BY SARAH O’KELLEY | FEBRUARY 3, 2011 | ESQUIRE MAGAZINE
Jambalaya is a classic dish of southern Louisiana — no surprise given the amount of rice grown there. The cooking culture of that region is built upon making a little bit go a long way. Jambalaya is the epitome of this philosophy. Although you can make it with anything from rabbit to duck, we keep our jambalaya pretty basic with roasted chicken and spicy andouille sausage, another staple of Louisiana cooking. There’s a beautiful economy in cooking with andouille: As the sausage browns, it flavors the aromatic vegetables without any extra effort. And although we love our local heirloom grains, in jambalaya we use rice that has been parboiled, a process that makes rice easier to mill but also helps it keep its shape. Once you put the jambalaya together, the hot oven does the rest. It’s a complex dish made easy.
As we prepared to evacuate New Orleans before Hurricane Katrina, my business partner and I made a pot of jambalaya. When we got safely across to the north shore of Lake Pontchartrain, we heated up that pot on a gas grill and sat around eating jambalaya and playing cards. It wasn’t until the next afternoon when we listened to the news on the car radio that we learned what we’d left behind.
Chef Sarah O’Kelley, Glass Onion, Charleston, South Carolina
• 1 stick plus 2 tbsp unsalted butter
• 2 lbs diced andouille or other smoked, ready-to-eat sausage (about 7 cups)
• 3 cups chopped yellow onion (about 1 ½ medium onions)
• 2 cups chopped celery (about 5 ribs)
• 2 cups chopped green bell pepper (about 2 medium peppers)
• 1 tbsp kosher salt
• 2 tsp freshly ground black pepper
• 1 tbsp minced garlic (about 3 medium cloves)
• 4-lb roasted chicken, skin and fat discarded, meat pulled (about 5 cups)
• 1 qt chicken stock or low-sodium broth
• 1 28-oz can crushed tomatoes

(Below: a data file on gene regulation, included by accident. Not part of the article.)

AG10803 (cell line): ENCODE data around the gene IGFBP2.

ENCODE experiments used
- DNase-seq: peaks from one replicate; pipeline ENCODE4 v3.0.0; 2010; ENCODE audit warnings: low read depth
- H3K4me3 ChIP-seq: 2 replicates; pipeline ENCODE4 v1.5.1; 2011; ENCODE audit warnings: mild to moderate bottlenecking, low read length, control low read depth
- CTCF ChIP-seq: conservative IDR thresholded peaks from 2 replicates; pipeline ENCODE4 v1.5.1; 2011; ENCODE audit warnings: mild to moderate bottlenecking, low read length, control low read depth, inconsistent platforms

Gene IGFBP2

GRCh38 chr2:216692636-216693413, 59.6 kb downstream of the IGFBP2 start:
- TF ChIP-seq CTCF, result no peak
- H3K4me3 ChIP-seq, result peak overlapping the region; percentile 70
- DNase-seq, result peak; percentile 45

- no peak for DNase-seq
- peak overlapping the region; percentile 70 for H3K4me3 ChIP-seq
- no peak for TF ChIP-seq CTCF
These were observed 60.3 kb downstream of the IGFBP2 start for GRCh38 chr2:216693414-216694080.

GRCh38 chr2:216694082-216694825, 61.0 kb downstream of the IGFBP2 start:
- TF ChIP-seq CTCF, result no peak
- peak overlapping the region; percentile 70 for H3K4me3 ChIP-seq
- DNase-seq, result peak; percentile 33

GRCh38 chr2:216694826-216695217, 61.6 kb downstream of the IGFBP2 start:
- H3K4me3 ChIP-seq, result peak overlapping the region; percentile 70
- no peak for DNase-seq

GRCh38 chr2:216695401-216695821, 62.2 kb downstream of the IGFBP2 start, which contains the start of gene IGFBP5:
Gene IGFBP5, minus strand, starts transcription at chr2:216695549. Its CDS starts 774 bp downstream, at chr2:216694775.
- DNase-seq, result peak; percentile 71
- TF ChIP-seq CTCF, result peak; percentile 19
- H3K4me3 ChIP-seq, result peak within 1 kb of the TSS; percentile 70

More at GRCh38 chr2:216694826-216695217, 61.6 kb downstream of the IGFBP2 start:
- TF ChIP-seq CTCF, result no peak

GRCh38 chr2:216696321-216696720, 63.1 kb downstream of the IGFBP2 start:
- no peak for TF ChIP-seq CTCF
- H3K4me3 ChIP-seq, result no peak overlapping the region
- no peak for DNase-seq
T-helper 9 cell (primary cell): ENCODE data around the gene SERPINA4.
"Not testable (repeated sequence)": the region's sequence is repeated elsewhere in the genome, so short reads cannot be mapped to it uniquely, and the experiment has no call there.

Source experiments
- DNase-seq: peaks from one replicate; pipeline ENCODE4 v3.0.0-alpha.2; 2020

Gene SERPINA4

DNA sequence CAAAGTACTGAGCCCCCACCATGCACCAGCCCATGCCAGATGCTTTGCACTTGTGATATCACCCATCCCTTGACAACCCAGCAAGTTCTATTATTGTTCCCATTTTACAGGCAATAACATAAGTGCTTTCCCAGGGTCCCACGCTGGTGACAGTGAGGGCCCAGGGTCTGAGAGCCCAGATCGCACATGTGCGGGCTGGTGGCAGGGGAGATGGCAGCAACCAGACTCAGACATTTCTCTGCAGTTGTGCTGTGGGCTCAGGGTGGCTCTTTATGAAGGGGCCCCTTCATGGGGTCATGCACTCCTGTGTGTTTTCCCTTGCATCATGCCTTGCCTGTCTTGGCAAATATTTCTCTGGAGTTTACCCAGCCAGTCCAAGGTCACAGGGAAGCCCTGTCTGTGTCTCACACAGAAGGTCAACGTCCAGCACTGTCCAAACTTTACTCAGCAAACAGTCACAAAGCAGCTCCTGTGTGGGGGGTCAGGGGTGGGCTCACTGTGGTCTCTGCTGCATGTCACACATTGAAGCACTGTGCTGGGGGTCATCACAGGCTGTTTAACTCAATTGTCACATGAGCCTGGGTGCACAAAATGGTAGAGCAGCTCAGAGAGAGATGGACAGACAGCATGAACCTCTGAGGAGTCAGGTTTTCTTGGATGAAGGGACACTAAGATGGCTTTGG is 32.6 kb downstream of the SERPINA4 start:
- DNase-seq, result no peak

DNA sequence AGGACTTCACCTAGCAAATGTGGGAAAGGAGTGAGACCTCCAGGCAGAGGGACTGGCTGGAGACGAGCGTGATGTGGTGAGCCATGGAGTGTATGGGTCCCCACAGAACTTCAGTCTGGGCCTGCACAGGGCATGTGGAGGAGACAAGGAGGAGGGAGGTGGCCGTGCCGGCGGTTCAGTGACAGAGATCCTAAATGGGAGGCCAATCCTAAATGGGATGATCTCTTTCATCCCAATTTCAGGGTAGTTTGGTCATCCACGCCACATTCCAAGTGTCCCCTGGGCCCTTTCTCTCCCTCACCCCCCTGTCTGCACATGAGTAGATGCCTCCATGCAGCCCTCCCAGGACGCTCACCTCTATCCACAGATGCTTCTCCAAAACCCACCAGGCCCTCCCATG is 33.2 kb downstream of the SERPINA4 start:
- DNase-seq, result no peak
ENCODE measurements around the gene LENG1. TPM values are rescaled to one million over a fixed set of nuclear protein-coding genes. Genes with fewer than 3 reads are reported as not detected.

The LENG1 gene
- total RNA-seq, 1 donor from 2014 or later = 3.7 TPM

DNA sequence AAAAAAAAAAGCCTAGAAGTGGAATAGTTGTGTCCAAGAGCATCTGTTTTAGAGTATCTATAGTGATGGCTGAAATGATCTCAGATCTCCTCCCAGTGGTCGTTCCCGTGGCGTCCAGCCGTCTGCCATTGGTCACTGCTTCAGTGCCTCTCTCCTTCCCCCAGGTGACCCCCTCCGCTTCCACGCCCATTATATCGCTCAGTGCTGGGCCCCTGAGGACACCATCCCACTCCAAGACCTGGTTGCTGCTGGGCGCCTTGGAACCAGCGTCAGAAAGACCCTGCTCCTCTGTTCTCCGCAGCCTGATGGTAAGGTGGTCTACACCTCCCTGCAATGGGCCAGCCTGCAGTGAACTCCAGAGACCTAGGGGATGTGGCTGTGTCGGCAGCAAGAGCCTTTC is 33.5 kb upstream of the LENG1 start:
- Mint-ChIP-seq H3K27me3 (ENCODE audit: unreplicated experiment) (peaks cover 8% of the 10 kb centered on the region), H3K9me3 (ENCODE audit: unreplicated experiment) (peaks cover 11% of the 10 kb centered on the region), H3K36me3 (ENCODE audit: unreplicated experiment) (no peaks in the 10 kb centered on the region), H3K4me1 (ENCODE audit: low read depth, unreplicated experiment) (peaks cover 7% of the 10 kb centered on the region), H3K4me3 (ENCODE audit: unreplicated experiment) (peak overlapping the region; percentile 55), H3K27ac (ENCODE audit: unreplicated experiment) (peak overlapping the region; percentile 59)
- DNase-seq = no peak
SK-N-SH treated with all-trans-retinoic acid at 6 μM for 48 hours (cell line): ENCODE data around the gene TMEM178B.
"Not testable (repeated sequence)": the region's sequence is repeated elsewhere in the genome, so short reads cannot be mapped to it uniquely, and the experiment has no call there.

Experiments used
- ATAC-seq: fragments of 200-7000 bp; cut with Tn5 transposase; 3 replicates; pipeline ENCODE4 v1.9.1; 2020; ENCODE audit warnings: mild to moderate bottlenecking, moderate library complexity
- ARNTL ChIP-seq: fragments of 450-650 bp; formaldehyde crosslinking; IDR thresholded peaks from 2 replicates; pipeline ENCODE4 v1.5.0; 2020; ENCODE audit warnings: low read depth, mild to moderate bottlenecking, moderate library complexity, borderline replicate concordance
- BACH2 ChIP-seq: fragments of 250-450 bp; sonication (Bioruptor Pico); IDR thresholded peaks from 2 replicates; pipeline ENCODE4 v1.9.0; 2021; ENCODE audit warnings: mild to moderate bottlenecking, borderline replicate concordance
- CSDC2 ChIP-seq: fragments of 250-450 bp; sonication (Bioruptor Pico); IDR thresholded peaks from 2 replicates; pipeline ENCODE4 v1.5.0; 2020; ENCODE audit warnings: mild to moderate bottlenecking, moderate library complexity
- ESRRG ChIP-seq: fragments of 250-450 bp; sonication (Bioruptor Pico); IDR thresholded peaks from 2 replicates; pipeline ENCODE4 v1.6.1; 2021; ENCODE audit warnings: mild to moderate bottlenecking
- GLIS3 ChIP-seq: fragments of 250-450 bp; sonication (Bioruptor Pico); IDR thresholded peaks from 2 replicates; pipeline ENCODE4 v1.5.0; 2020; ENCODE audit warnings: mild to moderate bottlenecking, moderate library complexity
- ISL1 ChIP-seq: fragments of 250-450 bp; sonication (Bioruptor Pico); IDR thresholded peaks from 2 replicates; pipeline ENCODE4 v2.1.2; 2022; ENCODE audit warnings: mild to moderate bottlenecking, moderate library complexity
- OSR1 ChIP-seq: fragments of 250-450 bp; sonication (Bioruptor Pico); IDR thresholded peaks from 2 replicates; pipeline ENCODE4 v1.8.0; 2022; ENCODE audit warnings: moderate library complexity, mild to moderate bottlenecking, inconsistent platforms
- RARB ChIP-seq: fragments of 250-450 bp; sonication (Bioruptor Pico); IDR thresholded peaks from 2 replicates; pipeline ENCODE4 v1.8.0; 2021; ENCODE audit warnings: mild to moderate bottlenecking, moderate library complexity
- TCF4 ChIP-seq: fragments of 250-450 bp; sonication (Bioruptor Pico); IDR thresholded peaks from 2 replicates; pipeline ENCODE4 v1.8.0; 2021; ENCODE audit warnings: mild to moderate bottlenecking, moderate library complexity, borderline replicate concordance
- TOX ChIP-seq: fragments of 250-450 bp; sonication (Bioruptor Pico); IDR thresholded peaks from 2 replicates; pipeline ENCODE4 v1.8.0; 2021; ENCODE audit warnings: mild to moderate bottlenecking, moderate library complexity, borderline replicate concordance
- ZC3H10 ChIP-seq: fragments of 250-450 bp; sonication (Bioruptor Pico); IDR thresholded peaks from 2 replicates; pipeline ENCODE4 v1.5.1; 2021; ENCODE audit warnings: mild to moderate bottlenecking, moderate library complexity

• 8 sprigs fresh thyme, tied together with kitchen twine
• 2 bay leaves
• 3 tbsp hot sauce (or less if desired)
• 1 tbsp Worcestershire sauce
• 2 tsp ground coriander
• 4 cups Uncle Ben’s Original converted parboiled rice, or other parboiled rice (Note: Look for the orange box marked “Original” with the words converted and parboiled. It’s on every supermarket shelf.)
• 1 bunch scallions, chopped
Preheat oven to 450 degrees and start chopping.
In a large pot — at least 8 quarts with a tightly fitting lid — melt butter until foamy over medium-high heat. Add andouille and cook, stirring occasionally, until lightly browned, 5 to 10 minutes.
Add onions, celery, bell peppers, salt, and pepper and cook until onions are translucent, 5 to 10 minutes. Add garlic and cook until fragrant, about 30 seconds.
Add pulled chicken, chicken stock, tomatoes, thyme, bay leaves, hot sauce, Worcestershire, and coriander. Stir to combine. When liquid comes to a simmer, add rice, cover, and transfer pot to preheated oven. Cook until rice has absorbed all of the liquid and is tender, 30 to 40 minutes. (The rice should be moist but not wet with excess liquid.) Do not remove lid before 30 minutes to check — quickly — for doneness, as you will interrupt the steaming process. (Note: Cooking any grain is about steam. The cooking time here depends on your pot’s ability to retain heat and the lid’s ability to trap steam.)
Remove from oven. Discard bundle of thyme and bay leaves. Add scallions and stir to thoroughly combine. Salt to taste.
Serve in bowls, passing extra hot sauce on the side. (Note: There is always carryover cooking with rice, so if you’re not serving immediately, transfer to a large platter or bowl.) Serves 10 to 12.